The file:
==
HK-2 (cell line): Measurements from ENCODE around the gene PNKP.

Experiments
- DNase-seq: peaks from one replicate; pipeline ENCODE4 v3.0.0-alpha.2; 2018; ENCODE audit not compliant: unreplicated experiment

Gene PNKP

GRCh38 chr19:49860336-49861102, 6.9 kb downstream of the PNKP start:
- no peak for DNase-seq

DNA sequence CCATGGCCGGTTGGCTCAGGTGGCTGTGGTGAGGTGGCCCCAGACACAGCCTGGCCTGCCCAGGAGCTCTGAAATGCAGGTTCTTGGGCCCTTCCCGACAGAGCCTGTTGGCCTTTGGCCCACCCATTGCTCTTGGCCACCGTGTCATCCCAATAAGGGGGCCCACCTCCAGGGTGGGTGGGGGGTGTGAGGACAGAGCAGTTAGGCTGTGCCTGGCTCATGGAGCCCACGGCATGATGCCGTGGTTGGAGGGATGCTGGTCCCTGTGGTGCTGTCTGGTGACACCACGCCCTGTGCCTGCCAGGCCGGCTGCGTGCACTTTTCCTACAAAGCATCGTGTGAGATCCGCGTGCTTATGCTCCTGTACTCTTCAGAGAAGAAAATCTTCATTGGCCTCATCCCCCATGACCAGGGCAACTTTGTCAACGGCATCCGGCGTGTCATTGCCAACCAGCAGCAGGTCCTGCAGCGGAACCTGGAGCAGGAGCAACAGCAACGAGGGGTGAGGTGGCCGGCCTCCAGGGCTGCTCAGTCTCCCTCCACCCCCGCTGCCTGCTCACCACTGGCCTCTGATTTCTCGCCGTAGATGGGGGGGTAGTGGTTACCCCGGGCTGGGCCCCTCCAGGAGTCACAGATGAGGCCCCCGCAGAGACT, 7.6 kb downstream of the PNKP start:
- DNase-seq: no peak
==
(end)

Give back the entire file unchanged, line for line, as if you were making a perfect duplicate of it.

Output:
HK-2 (cell line): Measurements from ENCODE around the gene PNKP.

Experiments
- DNase-seq: peaks from one replicate; pipeline ENCODE4 v3.0.0-alpha.2; 2018; ENCODE audit not compliant: unreplicated experiment

Gene PNKP

GRCh38 chr19:49860336-49861102, 6.9 kb downstream of the PNKP start:
- no peak for DNase-seq

DNA sequence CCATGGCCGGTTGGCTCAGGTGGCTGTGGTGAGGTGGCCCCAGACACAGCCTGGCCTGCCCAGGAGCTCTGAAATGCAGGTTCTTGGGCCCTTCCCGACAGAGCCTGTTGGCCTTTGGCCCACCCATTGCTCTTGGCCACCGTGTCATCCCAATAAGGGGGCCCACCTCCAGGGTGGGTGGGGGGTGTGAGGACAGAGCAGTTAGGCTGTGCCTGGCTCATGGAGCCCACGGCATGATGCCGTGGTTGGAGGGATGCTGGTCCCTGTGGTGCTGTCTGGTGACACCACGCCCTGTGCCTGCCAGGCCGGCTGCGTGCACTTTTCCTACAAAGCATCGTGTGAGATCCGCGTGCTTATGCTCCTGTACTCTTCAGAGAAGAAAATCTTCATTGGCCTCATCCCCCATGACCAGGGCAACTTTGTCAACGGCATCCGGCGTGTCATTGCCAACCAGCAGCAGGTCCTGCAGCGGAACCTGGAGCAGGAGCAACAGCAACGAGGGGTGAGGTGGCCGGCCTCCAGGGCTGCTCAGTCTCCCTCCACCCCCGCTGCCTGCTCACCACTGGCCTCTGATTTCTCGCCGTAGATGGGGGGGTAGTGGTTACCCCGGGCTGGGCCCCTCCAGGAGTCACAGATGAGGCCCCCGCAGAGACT, 7.6 kb downstream of the PNKP start:
- DNase-seq: no peak